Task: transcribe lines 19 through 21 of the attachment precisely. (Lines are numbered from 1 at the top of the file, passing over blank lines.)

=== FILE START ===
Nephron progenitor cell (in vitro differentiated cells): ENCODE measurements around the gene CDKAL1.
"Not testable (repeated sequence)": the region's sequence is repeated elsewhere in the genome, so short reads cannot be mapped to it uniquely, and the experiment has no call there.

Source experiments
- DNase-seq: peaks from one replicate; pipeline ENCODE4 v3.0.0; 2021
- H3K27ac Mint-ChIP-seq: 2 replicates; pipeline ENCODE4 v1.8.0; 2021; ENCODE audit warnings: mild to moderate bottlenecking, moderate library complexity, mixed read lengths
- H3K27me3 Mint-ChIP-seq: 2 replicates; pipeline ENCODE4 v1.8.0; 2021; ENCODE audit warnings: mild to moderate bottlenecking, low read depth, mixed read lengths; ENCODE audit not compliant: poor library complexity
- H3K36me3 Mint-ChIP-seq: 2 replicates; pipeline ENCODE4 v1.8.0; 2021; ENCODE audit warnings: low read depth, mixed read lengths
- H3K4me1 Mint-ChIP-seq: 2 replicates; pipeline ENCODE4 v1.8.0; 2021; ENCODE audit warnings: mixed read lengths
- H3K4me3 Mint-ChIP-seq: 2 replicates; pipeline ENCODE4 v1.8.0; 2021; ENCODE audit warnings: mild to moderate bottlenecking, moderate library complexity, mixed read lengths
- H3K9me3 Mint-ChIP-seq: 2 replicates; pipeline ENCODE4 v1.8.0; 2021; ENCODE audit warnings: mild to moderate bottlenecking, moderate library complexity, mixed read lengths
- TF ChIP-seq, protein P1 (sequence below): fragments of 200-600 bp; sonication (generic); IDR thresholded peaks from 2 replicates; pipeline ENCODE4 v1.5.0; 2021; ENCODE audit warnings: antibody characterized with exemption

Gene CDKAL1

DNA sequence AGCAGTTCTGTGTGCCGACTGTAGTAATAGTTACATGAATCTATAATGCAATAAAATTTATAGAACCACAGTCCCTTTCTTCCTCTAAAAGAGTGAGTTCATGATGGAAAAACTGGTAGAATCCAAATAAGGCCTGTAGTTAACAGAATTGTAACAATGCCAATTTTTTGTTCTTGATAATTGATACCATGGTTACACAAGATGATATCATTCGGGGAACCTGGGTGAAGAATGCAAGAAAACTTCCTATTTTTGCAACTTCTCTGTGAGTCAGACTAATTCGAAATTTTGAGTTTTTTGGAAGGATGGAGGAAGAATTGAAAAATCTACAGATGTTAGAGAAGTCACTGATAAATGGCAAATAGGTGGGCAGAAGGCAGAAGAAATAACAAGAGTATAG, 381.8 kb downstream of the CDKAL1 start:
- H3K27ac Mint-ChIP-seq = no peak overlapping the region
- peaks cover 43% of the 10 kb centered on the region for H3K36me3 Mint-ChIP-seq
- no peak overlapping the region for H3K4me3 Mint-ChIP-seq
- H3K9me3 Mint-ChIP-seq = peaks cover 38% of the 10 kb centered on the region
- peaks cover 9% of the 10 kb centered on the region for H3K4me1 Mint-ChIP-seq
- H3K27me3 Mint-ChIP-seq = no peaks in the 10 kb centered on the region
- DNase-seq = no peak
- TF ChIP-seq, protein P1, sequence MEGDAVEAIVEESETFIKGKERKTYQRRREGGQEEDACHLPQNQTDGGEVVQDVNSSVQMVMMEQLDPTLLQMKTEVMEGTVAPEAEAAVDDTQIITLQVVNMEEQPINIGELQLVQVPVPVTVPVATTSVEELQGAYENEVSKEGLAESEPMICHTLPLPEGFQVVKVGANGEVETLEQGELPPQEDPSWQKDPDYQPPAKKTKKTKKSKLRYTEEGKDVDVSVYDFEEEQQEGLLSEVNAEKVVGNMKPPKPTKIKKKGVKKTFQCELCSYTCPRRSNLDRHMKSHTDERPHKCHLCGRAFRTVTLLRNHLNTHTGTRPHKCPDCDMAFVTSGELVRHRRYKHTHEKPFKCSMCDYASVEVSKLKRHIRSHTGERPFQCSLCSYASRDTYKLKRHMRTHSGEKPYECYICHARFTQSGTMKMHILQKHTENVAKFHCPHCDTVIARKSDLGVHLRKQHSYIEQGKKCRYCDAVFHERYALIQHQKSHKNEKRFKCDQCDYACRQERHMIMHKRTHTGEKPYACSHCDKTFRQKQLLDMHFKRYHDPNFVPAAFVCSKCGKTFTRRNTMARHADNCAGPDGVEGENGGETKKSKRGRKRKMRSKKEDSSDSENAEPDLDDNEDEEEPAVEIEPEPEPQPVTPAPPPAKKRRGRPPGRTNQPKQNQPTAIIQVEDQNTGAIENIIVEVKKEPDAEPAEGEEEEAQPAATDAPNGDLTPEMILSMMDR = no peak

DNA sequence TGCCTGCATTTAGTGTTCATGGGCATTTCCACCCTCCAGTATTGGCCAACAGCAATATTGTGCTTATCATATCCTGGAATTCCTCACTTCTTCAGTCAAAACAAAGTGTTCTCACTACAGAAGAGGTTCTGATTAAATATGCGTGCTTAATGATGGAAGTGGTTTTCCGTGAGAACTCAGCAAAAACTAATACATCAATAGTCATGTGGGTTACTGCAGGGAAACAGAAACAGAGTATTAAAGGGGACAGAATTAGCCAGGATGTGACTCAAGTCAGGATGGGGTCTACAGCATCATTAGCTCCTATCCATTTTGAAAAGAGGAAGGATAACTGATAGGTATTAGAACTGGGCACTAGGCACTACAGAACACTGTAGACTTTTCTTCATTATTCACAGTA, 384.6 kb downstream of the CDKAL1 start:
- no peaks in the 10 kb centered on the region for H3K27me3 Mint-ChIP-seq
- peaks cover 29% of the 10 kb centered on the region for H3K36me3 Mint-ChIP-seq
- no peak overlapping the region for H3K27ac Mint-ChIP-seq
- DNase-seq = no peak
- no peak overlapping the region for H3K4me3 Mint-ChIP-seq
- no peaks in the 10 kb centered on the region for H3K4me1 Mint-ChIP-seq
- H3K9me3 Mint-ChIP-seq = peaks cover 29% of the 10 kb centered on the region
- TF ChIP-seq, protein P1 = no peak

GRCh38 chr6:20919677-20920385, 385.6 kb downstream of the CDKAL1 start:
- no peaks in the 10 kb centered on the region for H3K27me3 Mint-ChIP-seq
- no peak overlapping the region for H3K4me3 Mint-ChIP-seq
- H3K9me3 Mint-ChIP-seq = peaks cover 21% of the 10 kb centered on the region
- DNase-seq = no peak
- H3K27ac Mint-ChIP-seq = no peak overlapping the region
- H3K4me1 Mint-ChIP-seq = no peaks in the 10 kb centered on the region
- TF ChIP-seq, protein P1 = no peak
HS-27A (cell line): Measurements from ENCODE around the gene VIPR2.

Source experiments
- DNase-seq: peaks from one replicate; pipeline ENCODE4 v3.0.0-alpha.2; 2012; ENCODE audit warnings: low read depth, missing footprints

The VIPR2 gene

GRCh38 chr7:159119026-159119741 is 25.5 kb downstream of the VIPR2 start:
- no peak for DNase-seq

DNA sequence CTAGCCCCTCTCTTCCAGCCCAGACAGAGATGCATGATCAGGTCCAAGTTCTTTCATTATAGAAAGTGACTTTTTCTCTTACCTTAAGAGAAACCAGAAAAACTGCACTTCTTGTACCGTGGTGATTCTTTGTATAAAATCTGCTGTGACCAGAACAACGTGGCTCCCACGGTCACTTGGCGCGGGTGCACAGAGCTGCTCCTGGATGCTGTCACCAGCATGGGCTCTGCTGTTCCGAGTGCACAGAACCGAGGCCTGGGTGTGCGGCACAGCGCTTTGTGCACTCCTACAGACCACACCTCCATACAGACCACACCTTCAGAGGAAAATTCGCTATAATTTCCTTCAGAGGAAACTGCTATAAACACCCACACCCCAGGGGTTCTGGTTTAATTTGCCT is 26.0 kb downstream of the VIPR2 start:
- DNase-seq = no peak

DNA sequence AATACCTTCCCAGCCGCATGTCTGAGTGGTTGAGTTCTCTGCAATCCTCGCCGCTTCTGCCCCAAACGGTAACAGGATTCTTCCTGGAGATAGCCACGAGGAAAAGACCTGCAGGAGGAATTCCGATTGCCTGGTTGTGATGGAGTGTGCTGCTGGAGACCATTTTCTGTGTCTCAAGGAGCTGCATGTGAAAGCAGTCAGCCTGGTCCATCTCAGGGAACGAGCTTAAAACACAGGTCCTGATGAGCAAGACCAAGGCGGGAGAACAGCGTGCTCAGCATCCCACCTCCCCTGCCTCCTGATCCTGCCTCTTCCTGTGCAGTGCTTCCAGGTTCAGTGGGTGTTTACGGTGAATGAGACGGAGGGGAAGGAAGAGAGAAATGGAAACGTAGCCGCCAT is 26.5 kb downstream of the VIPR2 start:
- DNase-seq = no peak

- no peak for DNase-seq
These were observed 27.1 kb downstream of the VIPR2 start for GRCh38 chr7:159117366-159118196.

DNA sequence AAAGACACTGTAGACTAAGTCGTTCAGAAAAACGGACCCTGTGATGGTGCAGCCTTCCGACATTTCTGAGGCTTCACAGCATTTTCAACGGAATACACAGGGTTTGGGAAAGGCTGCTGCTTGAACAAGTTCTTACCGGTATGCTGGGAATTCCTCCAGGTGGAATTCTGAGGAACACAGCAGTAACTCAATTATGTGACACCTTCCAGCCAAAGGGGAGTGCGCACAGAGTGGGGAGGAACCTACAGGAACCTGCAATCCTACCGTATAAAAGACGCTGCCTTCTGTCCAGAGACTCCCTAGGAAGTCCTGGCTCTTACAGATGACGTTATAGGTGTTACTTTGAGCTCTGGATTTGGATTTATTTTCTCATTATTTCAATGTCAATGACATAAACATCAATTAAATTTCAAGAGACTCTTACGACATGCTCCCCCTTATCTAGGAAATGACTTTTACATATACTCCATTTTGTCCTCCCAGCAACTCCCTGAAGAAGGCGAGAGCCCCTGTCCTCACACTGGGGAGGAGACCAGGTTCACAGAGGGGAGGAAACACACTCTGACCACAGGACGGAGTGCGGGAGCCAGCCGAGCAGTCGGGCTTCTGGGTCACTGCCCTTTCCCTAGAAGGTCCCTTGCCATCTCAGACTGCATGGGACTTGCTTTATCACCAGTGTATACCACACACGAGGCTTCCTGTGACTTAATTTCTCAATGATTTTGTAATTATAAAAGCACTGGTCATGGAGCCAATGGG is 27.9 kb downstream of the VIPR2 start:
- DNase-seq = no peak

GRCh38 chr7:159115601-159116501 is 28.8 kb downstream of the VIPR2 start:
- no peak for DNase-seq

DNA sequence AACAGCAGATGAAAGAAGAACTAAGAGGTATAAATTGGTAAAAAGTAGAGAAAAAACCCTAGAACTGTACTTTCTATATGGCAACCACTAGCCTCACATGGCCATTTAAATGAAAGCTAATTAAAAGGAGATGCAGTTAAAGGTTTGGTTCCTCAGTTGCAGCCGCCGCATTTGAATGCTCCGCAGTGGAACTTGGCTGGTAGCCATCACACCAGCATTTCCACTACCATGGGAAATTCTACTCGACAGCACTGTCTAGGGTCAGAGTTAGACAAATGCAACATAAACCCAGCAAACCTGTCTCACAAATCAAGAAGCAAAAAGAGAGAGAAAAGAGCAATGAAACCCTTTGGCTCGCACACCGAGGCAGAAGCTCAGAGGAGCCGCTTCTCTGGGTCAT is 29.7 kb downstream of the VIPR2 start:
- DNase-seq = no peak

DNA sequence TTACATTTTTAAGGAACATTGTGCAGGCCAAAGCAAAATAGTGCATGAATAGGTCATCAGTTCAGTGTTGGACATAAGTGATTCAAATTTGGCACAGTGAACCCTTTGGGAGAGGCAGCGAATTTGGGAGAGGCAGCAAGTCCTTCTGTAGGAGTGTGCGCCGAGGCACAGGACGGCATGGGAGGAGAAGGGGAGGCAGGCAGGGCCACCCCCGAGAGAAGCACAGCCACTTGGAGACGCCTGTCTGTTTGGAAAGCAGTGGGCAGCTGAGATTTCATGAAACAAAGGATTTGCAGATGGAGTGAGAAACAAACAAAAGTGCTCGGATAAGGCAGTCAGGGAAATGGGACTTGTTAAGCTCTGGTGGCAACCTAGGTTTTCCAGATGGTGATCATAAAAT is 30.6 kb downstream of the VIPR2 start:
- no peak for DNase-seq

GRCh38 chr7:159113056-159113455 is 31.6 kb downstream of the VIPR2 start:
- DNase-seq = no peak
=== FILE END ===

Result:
- H3K27me3 Mint-ChIP-seq = no peaks in the 10 kb centered on the region
- DNase-seq = no peak
- TF ChIP-seq, protein P1, sequence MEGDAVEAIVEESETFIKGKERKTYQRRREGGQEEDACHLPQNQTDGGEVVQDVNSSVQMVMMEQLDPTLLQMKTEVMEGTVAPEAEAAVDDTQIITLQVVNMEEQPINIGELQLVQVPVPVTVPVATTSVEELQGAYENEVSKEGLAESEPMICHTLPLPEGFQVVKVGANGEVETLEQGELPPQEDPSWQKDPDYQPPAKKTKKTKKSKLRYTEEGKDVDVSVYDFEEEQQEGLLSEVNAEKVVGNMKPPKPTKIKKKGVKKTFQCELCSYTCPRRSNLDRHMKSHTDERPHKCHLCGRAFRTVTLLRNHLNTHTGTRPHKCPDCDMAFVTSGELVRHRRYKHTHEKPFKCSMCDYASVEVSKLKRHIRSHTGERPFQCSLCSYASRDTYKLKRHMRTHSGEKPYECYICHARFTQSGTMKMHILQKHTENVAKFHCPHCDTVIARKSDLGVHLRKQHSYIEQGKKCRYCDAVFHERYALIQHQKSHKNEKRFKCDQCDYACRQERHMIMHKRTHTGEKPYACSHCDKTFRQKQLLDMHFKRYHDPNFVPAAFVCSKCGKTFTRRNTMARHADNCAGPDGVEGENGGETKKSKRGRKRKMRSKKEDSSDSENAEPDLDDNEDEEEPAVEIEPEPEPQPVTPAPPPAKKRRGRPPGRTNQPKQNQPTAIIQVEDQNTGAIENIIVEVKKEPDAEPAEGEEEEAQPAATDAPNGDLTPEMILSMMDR = no peak